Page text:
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Java NetBeans Import

  1. Aug 4, 2010 #1
    I have a rather large list of classes that are have created and rather than compiling the classes that are needed with the main code I would rather use import. The problem is I do not know how to make that reference.

    My end goal is to have a package called someClass and a file named
    c:\myClasses\someClass\someClass.java
    And within my main code, reference that file by
    import someClass;

    I am new to netbeans so I am not sure if something like that needs to be set in netbeans or in some environment variable like classpath. I have already tried setting my classpath however I did not anticipate it working and it didn't.

    I am willing to try anything including dropping netbeans and using another IDE if someone knows how to do this in another program like eclipse or something.

    Thanks for any help!
     
  2. jcsd
  3. Aug 4, 2010 #2

    Filip Larsen

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    Gold Member

    I have some trouble understand what are asking about precisely, but it seems like you may want to read up on how Java packages works. If you don't have a good text book on Java you should be able to get the basics on the normal Java language tutorial on packages, http://download.oracle.com/javase/tutorial/java/package/index.html
     
  4. Aug 5, 2010 #3
    ok I will rephrase... I was kind of in a hurry when I posted it.

    Lets say I have a bunch of classes within a package

    package someClass;

    public class classOne() {
    }

    package someClass;
    public class classTwo() {
    }

    etc..

    Days after making this package I decide to write another program that needs to use this package. So I say

    import someClass;

    However this does not work because I have not told NetBeans where this package is located. So my question in a nutshell I guess is where do I put this package at so that netbeans will recognize it as a valid package when I try to import it.
     
  5. Aug 5, 2010 #4

    Filip Larsen

    User Avatar
    Gold Member

    It still sounds like you could benefit a lot from reading the tutorial I linked to. Given that you struggle with this issue you probably also want to follow general Java and/or Netbeans introductions or tutorials, like for instance http://java.sun.com/developer/onlineTraining/tools/netbeans_part1/.

    Regarding your direct question: if you have the Java class with the fully qualified name "my.package.MyClass" on your class path, you can import it in the Java source in another package by saying "import my.package.MyClass;". Note, that you can always refer to a class by its fully qualified name; importing is only to allow you to refer to it without a package name.

    By the way, you should probably not name a package "someClass" as a package is not a class, and it is also strongly advised not to use capital letters in package names.
     
  6. Aug 5, 2010 #5
    Thanks Filip. You are right I would never name a package "someClass" as a package is not a class as you say. I was more or less sticking with my rushed original post names where I had named the package "someClass".

    Thanks again for your help Filip.
     
  7. Aug 13, 2010 #6
    I've been playing with Netbeans a lot lately. It has some nice features for managing libraries. Look in the "Projects" window. If you don't see the "Projects" window then click on the "Window" menu at the top and select the "Projects" button to make the "Projects" window reappear. You'll see some names for the projects that you have created with NetBeans. Click the plus arrow next to the one you wish to add a library to. Depending on what type of project it is, you should see some folders like "Source packages", "Test Units", and "Libraries". Right click on the libraries folder. You should see three options.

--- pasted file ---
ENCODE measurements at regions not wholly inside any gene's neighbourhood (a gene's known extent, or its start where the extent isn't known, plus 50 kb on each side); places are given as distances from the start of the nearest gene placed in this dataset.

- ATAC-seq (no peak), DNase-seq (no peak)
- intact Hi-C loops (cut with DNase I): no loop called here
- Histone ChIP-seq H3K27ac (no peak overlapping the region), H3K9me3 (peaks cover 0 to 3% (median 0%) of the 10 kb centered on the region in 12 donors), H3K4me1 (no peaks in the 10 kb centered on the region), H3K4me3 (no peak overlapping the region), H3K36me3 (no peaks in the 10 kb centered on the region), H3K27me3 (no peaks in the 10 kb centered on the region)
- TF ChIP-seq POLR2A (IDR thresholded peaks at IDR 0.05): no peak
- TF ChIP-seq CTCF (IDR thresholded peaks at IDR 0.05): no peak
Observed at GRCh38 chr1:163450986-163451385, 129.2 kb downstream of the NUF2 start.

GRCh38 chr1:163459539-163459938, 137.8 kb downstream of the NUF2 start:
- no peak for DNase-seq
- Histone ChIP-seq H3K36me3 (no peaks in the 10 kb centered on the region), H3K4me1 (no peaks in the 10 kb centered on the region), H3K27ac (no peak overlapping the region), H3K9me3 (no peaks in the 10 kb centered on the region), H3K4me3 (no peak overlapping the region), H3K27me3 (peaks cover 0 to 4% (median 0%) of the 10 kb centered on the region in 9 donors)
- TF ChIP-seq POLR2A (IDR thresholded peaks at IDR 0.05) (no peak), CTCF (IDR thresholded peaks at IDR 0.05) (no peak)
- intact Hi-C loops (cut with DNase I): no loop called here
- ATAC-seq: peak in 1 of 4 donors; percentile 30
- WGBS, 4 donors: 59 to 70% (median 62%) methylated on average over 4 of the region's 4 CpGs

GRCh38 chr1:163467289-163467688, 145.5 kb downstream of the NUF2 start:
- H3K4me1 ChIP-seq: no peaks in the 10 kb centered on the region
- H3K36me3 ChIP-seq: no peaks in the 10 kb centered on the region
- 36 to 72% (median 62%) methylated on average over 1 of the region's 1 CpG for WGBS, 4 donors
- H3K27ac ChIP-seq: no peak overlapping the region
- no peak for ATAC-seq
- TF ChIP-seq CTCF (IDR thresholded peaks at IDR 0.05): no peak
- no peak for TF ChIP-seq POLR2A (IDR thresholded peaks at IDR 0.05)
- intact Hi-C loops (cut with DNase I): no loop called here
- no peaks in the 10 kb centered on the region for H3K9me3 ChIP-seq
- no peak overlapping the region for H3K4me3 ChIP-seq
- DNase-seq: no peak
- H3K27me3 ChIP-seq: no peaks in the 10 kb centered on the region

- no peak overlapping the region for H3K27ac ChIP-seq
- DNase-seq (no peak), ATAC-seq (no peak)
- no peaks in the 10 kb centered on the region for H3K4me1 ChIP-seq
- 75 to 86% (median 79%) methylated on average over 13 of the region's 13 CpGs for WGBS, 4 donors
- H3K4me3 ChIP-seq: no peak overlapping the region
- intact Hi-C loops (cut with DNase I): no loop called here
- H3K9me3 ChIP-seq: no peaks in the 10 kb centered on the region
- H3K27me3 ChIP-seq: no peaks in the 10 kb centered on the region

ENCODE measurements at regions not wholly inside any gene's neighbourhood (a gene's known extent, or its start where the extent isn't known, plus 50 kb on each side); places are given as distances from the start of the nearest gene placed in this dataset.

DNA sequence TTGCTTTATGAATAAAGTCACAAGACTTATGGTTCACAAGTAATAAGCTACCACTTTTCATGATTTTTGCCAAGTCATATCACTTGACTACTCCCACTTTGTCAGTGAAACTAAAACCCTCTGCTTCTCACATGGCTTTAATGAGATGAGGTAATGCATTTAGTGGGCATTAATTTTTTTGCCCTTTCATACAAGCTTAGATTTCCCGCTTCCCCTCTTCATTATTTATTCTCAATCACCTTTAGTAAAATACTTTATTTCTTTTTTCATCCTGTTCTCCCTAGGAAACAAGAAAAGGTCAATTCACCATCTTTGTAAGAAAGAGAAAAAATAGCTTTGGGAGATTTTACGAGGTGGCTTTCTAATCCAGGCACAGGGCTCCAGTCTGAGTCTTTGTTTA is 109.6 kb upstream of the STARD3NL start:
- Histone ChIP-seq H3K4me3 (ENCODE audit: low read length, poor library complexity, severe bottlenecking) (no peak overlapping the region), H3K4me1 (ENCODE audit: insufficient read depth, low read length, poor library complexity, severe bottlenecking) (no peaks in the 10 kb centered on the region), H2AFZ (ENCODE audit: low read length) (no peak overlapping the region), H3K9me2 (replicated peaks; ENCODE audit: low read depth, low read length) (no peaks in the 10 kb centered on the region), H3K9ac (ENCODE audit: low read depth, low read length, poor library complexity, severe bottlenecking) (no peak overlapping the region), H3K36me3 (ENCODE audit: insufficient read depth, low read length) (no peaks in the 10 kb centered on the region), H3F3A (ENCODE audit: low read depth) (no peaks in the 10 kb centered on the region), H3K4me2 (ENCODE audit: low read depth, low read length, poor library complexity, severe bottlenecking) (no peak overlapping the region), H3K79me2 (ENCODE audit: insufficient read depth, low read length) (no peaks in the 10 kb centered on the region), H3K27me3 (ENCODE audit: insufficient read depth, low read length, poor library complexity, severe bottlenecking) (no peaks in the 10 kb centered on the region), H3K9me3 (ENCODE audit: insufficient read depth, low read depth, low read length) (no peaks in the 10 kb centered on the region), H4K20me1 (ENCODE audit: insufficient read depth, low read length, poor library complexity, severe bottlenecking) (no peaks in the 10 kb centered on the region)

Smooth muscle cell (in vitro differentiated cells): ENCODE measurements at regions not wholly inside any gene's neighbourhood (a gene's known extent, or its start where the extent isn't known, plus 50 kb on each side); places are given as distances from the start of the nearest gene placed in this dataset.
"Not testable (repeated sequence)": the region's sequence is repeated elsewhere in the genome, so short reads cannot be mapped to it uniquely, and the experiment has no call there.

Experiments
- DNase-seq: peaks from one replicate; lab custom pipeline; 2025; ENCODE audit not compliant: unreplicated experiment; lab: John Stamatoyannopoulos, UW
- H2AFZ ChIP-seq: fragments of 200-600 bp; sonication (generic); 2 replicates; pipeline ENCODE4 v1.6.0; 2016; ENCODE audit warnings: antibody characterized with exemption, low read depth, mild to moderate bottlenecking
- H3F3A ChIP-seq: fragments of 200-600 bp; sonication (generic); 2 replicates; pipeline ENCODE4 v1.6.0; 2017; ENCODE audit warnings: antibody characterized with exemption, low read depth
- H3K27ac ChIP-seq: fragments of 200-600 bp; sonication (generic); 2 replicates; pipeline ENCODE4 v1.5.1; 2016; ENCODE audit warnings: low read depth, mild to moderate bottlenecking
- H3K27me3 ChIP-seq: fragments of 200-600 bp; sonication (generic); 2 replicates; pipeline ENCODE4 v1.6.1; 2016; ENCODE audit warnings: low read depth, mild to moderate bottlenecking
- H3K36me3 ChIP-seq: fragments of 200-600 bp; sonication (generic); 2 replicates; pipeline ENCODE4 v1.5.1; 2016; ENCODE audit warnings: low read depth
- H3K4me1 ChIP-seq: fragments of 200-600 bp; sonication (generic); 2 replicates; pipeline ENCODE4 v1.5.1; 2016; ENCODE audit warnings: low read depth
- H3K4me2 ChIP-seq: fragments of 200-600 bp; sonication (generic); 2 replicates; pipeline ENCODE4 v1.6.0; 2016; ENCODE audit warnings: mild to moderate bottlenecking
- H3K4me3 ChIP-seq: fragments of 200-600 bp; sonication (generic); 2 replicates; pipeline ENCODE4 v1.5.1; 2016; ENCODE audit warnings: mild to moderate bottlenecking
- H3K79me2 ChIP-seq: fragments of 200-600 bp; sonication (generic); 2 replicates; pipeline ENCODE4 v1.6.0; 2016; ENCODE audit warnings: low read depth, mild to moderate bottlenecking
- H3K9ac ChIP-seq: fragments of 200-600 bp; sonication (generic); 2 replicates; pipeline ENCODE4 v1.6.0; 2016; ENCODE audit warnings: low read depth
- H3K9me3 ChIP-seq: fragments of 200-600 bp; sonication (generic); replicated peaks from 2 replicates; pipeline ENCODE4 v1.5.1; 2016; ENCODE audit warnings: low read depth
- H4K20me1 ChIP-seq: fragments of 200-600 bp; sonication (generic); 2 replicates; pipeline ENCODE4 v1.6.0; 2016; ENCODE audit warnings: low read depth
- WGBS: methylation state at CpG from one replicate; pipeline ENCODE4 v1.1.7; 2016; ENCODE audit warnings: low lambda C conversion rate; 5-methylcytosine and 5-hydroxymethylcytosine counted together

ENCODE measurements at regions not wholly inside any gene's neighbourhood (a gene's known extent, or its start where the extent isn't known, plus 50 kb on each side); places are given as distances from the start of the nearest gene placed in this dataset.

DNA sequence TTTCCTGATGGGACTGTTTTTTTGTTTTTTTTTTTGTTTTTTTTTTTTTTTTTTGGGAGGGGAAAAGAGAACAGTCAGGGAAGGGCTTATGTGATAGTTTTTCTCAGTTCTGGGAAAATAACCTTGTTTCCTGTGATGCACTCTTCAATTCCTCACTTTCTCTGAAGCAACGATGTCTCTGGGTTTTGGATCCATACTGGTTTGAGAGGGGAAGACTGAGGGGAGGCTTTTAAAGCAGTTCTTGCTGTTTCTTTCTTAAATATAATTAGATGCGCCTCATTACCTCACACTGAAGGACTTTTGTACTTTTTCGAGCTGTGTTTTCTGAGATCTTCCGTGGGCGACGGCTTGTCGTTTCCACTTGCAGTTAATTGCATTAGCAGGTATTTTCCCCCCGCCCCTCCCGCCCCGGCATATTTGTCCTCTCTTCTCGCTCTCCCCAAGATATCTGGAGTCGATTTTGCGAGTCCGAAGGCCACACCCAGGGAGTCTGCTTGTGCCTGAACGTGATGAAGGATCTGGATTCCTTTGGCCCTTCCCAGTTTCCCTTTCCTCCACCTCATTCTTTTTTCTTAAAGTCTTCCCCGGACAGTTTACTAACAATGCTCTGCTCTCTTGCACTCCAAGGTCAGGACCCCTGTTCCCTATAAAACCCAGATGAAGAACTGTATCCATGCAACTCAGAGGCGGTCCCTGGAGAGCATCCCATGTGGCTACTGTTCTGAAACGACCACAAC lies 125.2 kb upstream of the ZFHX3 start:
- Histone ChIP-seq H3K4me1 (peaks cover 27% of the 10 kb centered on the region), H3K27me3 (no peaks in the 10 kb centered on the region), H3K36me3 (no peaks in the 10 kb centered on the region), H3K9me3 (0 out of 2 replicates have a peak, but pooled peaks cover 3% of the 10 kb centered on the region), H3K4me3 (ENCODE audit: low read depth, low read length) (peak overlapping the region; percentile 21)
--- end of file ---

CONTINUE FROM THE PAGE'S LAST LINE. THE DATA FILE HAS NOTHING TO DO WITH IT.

1) "Add Project" You can select another project to be a library for the current project. This option is good because if you update the library then dependent projects will be updated too.

    2) "Add Jar" This option will copy any jar on your computer and make it available as a library to your project. It's a one shot deal. If the original library is updated then Netbeans won't know that the copy in the current project is out of date (you'll have to delete the lib and re-add it).


    3) "Add Library" This lets you search through Netbeans' global packages for an official NetBeans library (and some other stuff) that you may want to use. It's useful for making applications that use the NetBeans tech. You can add your own libraries to the global list if you want. That way you can use the quick search that can find packages by locating a specific class name inside any globally registered packages.

    When Netbeans builds a project into a zip distribution, it will pack up all your project jars and also place all the needed libraries in a properly linked /lib folder so you have everything that you need to run the app anywhere.

    edit: You still have to use "import SomePackage.SomeClass;" to use the library in a source file. NetBeans can automatically generate imports (and remove unused imports) by pressing CTRL+SHIFT+I. Eclipse can do it too but I can't remember the shortcut.

    Also, go through NetBeans basic coding tutorials. It has plenty of time saving features that you would likely never notice on your own.
     
    Last edited: Aug 14, 2010
  8. Aug 15, 2010 #7
    Thanks zomgineer! Thats what I have been looking for! I had actually just stopped using netbeans and went back to command line but I am going to give netbeans another try now.

    Thanks again!
     
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